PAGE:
All in all, this is a good signing for the Sharks. While the four year contract may raise some eyebrows, Wilson wants to ensure that if Burish works in teal, he’ll stay that way for a few years to come. The 3rd line has been a revolving door the past few years, and hopefully Burish puts an end to the carousel.


Next, Wilson. What bothers me isn’t Wilson’s lack of moves, it’s the lack of moves in response to the moves of the Sharks’ rival teams. One thing I love about Wilson is his penchant for getting the job done when it comes to signing the players he wants. If Wilson wants something taken care of, he’ll see it through to the end. However, once his agenda is taken care of, he doesn’t take the time to review the trade made by other teams, and to assess how he will deal with the new additions to his rivals. I’ll be honest, players like Ray Whitney playing for Dallas and P.A. Parenteau playing for Colorado scare me. Part of me wants to feel assured that Wilson is aware of these issues and is just letting the dust settle before he makes another move. However, another part of me worries he is going to stand pat and wait until the trade deadline to make any more moves. I’m looking (read: hoping) for a big splash in the next few weeks.

That big splash, may beRick Nash once again, according to FourthPeriod. And I swear to God, if it is, I’m going to absolutely flip a biscuit.



This deal makes no sense for two reasons.

1. He isn’t worth it.

Still think Rick Nash is a good idea?

To make matters worse, Rick Nash’s $7.8 million cap hit carries all the way into 2018While Thornton and Nash playing together would be a dream come true, Columbus Blue Jackets’ GM Scott Howson’s asking price of Couture, Pavelski, and Sharks prospects is just baffling. Dealing with Scott Howson is like trying to teach a giraffe algebra-it’s frustrating, pointless, and no matter how hard you try, you’re not going to win. Obviously Howson is trying to ensure his team will carry on without Nash in the future, but with players like Bobby Ryan on the market for half the price, he’s going to have a hard time securing his demands.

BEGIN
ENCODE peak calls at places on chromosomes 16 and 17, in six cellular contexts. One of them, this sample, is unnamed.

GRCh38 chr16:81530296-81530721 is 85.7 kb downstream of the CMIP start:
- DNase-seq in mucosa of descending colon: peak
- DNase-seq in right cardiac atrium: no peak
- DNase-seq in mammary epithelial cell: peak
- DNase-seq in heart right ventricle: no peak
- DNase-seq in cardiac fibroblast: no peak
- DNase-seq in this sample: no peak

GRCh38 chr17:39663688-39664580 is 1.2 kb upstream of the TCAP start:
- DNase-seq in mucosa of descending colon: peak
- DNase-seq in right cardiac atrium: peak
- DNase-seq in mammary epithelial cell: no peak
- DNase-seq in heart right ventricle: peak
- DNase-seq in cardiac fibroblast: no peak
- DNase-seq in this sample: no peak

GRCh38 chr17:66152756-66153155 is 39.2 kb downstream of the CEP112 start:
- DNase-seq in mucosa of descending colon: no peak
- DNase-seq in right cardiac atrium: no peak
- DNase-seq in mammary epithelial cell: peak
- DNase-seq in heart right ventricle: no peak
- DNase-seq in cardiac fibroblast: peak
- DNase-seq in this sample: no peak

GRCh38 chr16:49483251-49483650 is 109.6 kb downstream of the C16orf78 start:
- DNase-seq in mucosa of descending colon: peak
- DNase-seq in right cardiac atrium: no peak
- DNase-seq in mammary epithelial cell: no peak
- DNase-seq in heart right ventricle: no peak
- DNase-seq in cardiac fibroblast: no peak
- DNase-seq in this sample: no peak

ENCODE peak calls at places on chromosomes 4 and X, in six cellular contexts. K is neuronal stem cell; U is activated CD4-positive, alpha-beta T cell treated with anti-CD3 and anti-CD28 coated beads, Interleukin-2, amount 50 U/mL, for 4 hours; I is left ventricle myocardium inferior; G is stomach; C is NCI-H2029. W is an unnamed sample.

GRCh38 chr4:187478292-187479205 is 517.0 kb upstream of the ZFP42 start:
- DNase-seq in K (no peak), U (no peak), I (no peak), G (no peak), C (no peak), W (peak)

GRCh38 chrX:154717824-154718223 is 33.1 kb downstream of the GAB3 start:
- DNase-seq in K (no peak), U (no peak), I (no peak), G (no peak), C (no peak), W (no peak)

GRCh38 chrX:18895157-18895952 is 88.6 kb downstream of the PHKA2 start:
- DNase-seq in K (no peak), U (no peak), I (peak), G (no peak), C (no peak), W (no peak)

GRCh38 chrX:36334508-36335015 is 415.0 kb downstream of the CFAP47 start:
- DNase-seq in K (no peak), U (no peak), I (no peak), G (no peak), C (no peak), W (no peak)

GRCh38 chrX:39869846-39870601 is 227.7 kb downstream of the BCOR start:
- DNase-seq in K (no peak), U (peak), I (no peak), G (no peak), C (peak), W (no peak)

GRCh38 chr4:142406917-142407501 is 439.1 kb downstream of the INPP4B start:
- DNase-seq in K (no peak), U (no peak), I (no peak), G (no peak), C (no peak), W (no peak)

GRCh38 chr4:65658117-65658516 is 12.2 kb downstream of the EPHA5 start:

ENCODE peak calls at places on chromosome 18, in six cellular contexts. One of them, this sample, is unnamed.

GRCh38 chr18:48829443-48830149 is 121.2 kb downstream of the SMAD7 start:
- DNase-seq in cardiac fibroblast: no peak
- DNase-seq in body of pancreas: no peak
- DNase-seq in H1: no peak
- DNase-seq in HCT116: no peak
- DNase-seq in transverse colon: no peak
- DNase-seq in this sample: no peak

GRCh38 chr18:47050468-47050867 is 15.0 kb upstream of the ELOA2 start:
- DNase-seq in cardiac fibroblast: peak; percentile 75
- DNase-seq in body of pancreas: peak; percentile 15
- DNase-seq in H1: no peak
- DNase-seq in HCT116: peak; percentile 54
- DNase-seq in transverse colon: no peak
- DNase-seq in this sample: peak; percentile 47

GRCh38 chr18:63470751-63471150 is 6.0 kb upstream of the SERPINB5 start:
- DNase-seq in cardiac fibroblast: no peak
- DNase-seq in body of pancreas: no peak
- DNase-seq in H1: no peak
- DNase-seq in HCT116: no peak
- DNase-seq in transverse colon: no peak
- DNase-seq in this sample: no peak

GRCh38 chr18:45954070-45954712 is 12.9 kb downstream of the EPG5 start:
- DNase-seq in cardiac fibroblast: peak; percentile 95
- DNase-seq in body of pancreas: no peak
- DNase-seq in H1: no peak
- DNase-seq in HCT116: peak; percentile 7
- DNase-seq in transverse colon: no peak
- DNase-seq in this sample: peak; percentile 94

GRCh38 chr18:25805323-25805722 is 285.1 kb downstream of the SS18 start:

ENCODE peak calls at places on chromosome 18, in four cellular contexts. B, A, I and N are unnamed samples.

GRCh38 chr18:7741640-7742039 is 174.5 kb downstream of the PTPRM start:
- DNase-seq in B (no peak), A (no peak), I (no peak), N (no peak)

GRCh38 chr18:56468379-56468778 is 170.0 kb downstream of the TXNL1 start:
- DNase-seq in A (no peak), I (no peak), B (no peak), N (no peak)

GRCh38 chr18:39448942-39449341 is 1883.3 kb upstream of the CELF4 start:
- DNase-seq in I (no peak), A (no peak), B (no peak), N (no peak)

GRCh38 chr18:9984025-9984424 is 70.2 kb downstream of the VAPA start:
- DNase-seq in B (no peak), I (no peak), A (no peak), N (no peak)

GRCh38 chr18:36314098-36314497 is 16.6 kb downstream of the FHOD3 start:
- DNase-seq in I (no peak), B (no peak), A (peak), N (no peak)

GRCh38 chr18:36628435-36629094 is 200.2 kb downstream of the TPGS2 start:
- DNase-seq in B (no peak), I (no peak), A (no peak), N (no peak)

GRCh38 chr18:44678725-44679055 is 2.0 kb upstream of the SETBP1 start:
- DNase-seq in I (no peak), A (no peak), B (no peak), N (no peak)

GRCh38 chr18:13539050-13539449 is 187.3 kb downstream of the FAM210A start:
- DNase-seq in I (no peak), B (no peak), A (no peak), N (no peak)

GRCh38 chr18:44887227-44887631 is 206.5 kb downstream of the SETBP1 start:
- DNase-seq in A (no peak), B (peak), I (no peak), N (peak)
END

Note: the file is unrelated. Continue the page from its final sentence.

Trading away players like Pavelski, Couture, or Vlasic would make us a top-heavy team. As exemplified this past season in Anaheim with the Perry-Getzlaf-Ryan line, this model simply doesn’t work. You need a second line to put up numbers. Depleting the Sharks’ second line would be a knife in the heart to this team and franchise.

2. Lack of prospects. 

With Charlie Coyle gone to Minnesota for Burns and Michael Sgarbossa gone (along with McGinn) to Colorado for Winnik and Galiardi this past season, the idea of trading away yet another top prospect scares me. While Tomas Hertl may be a few years away from the NHL, the Sharks’ farm system is in a dearth for high-scoring forwards at the moment as a result of Wilson’s moves this past season. Any more tampering with the Worcester Sharks could catch up with the Sharks in a few years, and provide devastating results.

The idea of deconstructing this team to make room for a guy whose cap hit doubles the number of Sharks players who put up the same numbers baffles me. Unless Wilson can get this job done with only Clowe and Marleau on the table, it’s not worth the wager.

For now, I’m not worried about the Sharks. It’s only one day into free agency. Doug Wilson has plenty of time. However, he also needs to be aware of opportunities, both for himself and the other teams in the running for players this offseason.

101 days until hockey. Man, I can’t wait.